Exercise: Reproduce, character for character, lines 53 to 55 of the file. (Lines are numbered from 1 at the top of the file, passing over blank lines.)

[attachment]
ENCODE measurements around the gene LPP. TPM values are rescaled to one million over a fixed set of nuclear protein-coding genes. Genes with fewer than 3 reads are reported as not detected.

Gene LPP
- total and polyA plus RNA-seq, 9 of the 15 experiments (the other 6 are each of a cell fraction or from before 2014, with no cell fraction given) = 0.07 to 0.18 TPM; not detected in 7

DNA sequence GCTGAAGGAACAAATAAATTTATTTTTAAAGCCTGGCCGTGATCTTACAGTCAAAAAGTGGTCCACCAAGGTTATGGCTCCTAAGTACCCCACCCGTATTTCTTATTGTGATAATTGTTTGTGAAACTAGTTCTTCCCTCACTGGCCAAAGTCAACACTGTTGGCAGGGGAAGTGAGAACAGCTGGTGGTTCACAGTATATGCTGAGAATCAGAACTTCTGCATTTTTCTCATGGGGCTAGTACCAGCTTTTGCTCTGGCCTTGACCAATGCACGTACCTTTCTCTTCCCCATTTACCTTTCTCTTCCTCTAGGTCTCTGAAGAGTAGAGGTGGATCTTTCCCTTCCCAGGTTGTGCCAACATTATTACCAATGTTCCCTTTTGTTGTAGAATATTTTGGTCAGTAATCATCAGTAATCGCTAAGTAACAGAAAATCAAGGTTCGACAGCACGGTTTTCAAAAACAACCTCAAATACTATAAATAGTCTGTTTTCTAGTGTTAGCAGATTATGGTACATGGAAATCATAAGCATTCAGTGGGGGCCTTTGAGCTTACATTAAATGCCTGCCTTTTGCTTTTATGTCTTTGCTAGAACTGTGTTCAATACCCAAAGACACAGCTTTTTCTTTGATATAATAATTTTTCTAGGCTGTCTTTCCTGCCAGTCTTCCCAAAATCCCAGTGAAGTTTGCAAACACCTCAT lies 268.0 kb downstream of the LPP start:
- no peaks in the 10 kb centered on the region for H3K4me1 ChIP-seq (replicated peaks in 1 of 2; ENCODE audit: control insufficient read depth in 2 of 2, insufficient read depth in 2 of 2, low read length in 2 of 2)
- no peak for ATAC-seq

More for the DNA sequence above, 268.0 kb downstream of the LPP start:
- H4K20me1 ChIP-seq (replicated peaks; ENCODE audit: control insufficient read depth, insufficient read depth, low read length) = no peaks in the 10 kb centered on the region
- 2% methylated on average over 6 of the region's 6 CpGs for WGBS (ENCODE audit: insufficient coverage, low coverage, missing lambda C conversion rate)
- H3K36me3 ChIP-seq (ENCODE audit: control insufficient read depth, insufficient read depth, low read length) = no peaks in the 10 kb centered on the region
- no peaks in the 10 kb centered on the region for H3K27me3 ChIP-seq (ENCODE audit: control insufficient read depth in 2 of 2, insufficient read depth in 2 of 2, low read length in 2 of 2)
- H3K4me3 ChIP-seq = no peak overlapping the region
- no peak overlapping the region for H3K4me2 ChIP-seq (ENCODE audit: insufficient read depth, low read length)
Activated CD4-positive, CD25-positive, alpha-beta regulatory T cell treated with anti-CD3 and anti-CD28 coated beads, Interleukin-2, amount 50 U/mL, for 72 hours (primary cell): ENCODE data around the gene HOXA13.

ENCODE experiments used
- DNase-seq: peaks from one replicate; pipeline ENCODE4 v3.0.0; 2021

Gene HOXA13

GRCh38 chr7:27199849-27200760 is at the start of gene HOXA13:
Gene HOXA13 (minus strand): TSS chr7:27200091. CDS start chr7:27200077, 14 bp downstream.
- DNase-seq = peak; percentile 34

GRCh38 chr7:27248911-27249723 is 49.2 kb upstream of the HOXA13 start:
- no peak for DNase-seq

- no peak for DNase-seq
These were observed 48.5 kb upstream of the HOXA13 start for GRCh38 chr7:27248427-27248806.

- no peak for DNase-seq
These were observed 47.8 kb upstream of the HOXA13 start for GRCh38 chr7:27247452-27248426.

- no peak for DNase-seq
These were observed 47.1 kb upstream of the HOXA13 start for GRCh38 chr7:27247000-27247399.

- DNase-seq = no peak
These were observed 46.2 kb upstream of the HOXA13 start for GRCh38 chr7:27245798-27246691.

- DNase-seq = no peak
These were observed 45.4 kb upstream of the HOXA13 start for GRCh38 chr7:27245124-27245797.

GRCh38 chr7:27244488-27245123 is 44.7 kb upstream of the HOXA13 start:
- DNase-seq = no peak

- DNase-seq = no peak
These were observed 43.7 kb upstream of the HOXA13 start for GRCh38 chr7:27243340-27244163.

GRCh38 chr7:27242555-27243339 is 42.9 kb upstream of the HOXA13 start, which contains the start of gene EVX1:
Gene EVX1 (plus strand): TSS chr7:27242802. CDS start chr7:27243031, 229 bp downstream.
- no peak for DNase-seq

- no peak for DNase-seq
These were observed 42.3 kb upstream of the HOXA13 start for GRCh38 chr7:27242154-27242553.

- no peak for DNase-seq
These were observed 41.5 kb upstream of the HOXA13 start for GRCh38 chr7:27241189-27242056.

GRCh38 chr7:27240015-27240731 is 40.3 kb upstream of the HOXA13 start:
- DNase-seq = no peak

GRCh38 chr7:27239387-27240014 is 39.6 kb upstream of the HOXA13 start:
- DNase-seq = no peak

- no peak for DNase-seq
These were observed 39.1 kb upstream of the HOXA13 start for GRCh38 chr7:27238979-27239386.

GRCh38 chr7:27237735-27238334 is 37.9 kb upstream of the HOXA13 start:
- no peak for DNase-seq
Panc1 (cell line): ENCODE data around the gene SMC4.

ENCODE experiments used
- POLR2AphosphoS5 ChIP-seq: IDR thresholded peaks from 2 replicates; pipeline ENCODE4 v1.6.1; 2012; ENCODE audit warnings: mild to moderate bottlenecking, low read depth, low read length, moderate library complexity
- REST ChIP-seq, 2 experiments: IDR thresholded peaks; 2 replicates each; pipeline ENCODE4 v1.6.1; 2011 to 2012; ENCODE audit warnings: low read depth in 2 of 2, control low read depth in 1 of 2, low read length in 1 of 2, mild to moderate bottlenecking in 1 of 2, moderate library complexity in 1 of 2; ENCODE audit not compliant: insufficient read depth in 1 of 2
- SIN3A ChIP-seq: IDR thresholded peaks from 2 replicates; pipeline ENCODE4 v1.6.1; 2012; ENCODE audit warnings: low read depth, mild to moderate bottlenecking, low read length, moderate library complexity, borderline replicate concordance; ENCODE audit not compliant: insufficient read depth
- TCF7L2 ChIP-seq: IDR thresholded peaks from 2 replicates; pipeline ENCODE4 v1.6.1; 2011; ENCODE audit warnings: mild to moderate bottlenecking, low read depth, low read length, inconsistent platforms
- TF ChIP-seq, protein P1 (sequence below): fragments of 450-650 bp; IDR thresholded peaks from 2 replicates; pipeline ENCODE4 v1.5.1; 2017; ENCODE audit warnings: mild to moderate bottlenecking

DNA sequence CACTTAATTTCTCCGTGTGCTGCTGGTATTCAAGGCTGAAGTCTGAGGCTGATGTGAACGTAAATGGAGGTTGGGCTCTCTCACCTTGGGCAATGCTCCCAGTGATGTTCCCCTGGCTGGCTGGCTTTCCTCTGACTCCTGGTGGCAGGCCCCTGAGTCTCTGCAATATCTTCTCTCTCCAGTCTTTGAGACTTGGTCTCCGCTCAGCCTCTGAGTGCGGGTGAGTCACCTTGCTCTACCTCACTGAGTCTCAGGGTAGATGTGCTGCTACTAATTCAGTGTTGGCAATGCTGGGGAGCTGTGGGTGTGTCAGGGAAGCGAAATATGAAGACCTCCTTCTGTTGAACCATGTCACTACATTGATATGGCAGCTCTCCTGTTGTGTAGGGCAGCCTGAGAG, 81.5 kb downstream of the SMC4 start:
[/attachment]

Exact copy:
ENCODE experiments used
- POLR2AphosphoS5 ChIP-seq: IDR thresholded peaks from 2 replicates; pipeline ENCODE4 v1.6.1; 2012; ENCODE audit warnings: mild to moderate bottlenecking, low read depth, low read length, moderate library complexity
- REST ChIP-seq, 2 experiments: IDR thresholded peaks; 2 replicates each; pipeline ENCODE4 v1.6.1; 2011 to 2012; ENCODE audit warnings: low read depth in 2 of 2, control low read depth in 1 of 2, low read length in 1 of 2, mild to moderate bottlenecking in 1 of 2, moderate library complexity in 1 of 2; ENCODE audit not compliant: insufficient read depth in 1 of 2